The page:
Tuesday, December 29, 2020

Fate of Armed Formations in Qarabagh Most Important Immediate Issue for All Sides, Felgengauer Says

Paul Goble

            Staunton, December 28 – Ever more people are becoming aware that the November 10 declaration ending the latest round of the Qarabagh fighting left many questions unanswered. But most have focused on issues like the fate of Armenian forces, the formation of civilian rule in formerly occupied territories or the final status of Qarabagh.

            Independent Moscow military analyst Pavel Felgengauer argues that among the many issues that must be addressed, one that now needs to be discussed and resolved is the fate of Armenian armed units in Qarabagh as well as heavily armed Armenians in the population there (vestikavkaza.ru/news/pavel-felgengauer-nado-resit-cto-delat-s-vooruzennymi-ludmi-v-karabahe.html).

                In comments to Vestnik Kavkaza, he points out that “the trilateral Declaration signed on November 9 was very short since it was agreed to quickly and therefore it already requires being made more specific and concrete. In particular, it does not outline the fate of Armenian armed forces on that part of Qarabagh which was not freed in the course of battles.”

            The declaration was quite specific in stating that the Armed Forces of Armenia in Agdam, Kelbadzhar, and Lachin districts were to be withdrawn at a definite point, there was no similar specificity about the others. But they continue to exist under the ‘president,’ ‘parliament, and ‘defense force’ of the as before unrecognized regime” that has existed in this area for some time.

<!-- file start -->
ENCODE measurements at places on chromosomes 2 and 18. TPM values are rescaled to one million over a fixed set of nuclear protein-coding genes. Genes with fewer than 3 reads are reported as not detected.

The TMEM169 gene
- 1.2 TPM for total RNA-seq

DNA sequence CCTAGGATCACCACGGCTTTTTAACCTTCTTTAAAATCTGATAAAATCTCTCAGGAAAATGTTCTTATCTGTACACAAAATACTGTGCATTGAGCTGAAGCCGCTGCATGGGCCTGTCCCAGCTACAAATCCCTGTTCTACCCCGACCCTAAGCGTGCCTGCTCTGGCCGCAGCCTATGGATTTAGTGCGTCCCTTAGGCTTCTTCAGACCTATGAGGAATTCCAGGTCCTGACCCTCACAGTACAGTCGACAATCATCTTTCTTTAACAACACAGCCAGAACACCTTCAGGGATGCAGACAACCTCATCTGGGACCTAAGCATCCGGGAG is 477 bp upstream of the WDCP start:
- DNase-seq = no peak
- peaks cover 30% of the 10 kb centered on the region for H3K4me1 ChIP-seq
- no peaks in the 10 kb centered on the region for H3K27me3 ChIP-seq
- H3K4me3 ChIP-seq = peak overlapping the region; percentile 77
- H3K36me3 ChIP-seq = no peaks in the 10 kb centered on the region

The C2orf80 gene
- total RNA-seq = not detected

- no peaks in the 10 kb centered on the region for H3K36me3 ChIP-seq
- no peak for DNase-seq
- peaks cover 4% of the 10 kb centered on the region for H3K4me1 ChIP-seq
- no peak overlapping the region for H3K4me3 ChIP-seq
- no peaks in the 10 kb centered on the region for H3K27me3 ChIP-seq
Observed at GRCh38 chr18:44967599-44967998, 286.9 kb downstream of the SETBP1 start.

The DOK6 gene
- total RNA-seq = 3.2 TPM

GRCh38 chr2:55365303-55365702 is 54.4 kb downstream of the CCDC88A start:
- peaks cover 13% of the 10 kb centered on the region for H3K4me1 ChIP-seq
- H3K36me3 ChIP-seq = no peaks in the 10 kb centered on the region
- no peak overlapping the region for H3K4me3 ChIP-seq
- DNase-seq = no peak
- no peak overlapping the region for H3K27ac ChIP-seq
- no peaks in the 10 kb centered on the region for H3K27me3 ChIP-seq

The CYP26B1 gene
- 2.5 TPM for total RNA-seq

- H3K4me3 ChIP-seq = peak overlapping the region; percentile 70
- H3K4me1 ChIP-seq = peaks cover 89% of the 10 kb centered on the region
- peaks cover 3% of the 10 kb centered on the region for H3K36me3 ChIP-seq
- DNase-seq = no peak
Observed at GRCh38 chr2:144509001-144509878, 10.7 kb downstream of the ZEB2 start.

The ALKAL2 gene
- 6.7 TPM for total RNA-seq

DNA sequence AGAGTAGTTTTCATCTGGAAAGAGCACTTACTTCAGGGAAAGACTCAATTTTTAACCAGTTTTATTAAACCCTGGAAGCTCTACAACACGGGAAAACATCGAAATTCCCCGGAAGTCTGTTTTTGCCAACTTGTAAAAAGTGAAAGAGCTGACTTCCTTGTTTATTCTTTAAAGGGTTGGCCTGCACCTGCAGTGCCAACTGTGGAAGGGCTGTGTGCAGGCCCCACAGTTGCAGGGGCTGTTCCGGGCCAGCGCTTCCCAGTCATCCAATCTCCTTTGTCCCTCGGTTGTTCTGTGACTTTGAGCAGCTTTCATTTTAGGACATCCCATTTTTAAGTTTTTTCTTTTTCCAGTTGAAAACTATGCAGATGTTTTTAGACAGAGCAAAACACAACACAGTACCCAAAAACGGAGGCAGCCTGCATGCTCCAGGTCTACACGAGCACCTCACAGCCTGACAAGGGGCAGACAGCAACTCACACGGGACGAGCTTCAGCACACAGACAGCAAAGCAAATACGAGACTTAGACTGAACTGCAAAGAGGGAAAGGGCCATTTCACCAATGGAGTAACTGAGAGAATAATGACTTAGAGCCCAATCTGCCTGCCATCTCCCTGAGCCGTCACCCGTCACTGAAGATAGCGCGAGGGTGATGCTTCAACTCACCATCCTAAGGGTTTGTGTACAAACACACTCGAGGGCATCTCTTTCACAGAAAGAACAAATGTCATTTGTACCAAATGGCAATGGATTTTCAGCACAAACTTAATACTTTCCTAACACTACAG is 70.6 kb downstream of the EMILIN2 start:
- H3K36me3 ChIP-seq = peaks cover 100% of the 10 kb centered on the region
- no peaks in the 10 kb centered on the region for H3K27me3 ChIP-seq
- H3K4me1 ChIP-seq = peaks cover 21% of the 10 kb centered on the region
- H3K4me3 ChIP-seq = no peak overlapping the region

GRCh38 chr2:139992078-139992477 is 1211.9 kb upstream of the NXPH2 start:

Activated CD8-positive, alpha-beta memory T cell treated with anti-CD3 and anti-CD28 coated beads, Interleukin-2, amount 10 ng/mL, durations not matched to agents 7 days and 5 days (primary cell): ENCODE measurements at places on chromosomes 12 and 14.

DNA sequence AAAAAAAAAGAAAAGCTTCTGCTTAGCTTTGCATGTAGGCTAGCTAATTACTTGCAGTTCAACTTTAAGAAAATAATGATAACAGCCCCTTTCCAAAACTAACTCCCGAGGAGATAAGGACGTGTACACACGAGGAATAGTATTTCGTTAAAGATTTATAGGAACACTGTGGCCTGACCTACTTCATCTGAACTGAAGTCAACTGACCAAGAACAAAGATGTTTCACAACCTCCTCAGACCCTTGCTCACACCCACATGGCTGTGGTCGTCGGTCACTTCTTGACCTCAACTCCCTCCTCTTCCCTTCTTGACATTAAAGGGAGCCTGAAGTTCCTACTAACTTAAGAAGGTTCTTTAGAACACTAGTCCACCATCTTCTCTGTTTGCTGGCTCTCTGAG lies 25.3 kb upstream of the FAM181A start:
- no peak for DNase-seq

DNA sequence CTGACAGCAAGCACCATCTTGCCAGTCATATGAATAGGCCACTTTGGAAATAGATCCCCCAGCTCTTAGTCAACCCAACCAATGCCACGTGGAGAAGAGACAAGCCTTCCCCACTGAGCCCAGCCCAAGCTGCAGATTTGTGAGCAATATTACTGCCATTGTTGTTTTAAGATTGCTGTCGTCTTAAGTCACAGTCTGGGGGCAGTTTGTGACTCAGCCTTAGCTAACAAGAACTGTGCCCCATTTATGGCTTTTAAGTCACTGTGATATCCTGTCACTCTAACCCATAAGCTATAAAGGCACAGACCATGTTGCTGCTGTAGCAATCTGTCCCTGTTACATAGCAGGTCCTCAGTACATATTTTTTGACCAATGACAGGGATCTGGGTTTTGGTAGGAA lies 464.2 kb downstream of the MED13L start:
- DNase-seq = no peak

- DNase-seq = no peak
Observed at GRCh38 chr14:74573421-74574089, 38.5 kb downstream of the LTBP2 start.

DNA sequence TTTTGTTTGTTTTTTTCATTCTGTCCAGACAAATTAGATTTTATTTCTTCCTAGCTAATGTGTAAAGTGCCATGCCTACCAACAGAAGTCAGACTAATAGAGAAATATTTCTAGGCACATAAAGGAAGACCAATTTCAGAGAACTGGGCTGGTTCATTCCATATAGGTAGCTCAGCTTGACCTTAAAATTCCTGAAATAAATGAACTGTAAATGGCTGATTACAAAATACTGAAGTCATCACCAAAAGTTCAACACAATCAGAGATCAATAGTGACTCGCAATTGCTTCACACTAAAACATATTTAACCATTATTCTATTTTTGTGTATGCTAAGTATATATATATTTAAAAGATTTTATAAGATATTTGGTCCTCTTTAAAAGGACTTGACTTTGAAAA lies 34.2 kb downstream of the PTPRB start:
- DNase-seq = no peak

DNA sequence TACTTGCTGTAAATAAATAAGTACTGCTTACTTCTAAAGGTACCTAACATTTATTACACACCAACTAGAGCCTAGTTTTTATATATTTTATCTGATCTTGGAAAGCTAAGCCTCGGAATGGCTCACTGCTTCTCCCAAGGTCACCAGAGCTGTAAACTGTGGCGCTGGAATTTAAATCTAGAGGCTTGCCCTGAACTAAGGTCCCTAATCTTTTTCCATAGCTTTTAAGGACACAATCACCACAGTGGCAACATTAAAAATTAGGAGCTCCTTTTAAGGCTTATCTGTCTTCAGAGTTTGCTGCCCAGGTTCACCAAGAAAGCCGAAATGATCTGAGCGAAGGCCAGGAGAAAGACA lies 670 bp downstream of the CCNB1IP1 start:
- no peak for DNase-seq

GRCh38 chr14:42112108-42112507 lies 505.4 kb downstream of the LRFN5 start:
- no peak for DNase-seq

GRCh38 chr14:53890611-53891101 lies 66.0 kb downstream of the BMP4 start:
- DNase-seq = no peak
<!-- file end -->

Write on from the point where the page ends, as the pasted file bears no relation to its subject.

“Now, the sides must decide what to do with the armed people on this space. As they themselves say, these are volunteers, armed citizens of Armenia and an armed local population. Significant warms the Armenians had remain in Qarabagh, and one is talking not just about Kalashnikovs but about heavy arms, military infrastructure, and staffs.”

            “What is to be done with all this?” Felgengauer asks rhetorically.

            “Russian peacekeepers, which stand as a cordon around these people fulfill exclusively observational functions. The trilateral declaration does not give them a mandate to use their weapons or the possibility: the size of their continent is small and lacks heavy weaponry” that would be required.

            These forces “act exclusively as peacekeepers in correspondence with the provisions of the Article Five of the UN Charter. They can only conduct monitoring, and negotiate with those who do not want to leave or surrender their arms – and then make reports,” Felgengauer continues.

             “In essence, all that has happened is the establishment of a ceasefire regime along a new contact line between Armenian and Azerbaijani military forces in Qarabagh,” the Russian military analyst says. That must change. And changing it will require serious negotiations rather than the assumption that the November declaration solves everything.

            Moreover, until it is, the threat of violations of the ceasefire will hang over the region, not small violations but potentially some large enough to restart widespread fighting.

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